A RUDE AWAKENING…. Congressional Republicans seem to be feeling pretty good about themselves. They’re voting in lock step, dominating the cable chatter, and releasing Aerosmith-backed videos bragging about their opposition to the economic recovery package. The GOP had discovered its mojo and was finally where it wanted to be.
But while Republican policymakers have clearly impressed each other, they haven’t quite connected with everyone else.
President Obama is benefiting from remarkably high levels of optimism and confidence among Americans about his leadership, providing him with substantial political clout as he confronts the nation’s economic challenges and opposition from nearly all Republicans in Congress, according to the latest New York Times/CBS News poll.
A majority of people surveyed in both parties said Mr. Obama was striving to work in a bipartisan way, but most faulted Republicans for their response to the president, saying the party had objected to the $787 billion economic stimulus plan for political reasons. Most said Mr. Obama should pursue the priorities he campaigned on, the poll found, rather than seek middle ground with Republicans.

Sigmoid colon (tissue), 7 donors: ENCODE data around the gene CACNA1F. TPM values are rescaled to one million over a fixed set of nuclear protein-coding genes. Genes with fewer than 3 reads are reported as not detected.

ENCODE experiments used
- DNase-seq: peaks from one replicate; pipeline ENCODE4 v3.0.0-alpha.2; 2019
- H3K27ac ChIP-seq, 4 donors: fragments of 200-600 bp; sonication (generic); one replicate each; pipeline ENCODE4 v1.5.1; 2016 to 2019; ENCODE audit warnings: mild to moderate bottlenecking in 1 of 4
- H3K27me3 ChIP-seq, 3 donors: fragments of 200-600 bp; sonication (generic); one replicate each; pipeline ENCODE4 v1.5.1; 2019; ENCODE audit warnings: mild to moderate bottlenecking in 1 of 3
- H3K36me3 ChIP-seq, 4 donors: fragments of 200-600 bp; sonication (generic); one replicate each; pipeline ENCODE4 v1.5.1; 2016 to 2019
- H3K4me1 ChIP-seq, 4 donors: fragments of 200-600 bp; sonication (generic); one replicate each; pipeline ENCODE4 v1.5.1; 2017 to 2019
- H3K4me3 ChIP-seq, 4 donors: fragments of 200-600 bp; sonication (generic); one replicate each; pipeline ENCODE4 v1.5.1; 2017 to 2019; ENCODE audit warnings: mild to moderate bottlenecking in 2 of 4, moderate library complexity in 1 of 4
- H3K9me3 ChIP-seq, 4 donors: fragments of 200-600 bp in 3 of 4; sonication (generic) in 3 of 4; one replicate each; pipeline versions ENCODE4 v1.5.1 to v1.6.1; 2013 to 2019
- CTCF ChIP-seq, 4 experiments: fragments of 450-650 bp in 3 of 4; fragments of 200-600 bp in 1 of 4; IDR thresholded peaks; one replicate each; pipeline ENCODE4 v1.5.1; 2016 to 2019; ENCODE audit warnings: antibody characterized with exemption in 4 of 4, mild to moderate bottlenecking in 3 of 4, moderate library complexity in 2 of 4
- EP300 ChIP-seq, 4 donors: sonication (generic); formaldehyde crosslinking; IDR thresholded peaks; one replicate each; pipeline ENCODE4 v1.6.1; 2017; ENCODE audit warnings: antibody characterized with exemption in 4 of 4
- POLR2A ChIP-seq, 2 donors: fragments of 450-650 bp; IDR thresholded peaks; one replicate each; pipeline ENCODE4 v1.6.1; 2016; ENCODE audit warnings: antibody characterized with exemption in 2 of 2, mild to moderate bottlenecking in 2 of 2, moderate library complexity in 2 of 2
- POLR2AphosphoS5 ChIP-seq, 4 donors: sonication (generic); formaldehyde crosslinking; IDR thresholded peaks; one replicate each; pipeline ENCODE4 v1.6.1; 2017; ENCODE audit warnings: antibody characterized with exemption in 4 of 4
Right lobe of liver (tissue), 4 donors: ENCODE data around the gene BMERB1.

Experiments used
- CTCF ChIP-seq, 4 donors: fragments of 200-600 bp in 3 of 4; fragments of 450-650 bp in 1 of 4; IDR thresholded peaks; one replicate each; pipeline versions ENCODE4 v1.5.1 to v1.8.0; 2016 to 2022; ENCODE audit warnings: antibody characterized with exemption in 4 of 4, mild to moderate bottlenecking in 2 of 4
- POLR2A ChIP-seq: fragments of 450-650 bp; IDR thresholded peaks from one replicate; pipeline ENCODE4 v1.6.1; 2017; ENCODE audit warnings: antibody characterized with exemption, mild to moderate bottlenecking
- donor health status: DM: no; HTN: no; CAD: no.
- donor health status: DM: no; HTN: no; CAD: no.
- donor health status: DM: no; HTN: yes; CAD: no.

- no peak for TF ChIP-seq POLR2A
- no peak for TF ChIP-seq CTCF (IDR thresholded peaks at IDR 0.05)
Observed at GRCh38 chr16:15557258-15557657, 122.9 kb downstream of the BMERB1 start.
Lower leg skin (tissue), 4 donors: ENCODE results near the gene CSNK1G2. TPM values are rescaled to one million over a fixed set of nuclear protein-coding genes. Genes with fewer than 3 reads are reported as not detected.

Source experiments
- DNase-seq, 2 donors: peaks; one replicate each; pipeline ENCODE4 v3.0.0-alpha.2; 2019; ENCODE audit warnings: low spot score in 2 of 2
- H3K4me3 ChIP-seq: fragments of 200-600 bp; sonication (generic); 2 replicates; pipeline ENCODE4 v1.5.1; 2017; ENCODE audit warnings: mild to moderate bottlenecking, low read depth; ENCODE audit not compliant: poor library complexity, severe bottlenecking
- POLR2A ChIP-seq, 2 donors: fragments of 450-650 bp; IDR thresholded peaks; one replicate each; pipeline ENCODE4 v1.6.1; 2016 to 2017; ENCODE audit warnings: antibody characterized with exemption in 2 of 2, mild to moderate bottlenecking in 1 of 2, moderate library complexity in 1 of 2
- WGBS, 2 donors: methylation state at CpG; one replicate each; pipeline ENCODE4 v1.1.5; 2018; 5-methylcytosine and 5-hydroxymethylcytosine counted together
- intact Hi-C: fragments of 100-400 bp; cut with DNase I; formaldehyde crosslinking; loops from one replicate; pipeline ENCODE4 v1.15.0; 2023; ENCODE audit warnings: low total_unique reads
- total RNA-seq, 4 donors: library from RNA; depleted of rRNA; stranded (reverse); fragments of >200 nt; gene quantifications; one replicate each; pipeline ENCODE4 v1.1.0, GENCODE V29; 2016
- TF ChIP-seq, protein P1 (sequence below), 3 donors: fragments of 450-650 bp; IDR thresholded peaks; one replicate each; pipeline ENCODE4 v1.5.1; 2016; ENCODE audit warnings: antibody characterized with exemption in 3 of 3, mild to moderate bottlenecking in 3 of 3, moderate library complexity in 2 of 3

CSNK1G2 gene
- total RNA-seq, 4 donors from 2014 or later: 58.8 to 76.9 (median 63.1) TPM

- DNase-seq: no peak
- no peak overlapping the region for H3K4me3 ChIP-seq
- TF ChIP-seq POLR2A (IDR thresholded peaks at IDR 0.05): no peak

The NYT poll found that three-quarters of Americans believe the president has been trying to work with Republicans, but only 3 in 10 said Republicans were doing the same. Indeed, 63% of poll respondents said Republican opposition to the stimulus package was about politics, not policy, and 79% said Republicans should give up on its agenda and start working more with Democrats.
A new Washington Post-ABC News poll showed similar results. The president enjoys a 68% approval rating; congressional Democrats have 50% support, and congressional Republicans’ rating is just 38%.
Head to head … Americans put far more faith in Obama than in congressional Republicans: Sixty-one percent said they trust Obama more than the GOP on economic matters; 26 percent side with the Republicans in Congress. On that question, Obama’s advantage is bigger than George W. Bush, Bill Clinton or George H.W. Bush ever had over the opposition party in the legislature.
Overall, Democrats maintain an edge of nearly 2 to 1 over Republicans as the party that Americans prefer to confront “the big issues” over the next few years.
Somehow, “back in the saddle” isn’t the first phrase that comes to mind.
Now, publius makes the point that the GOP isn’t necessarily striving for short-term gains, and is thinking more about positioning for 2010 and 2012. There’s certainly something to that — Republicans want to be able to say, “We told you so,” if the economy continues to struggle in the coming years.
But I also think Republicans expected some kind of boost out of the recent economic fight, which featured a very aggressive p.r. push on GOP economic ideas. If the new poll results are any indication, their efforts haven’t worked at all.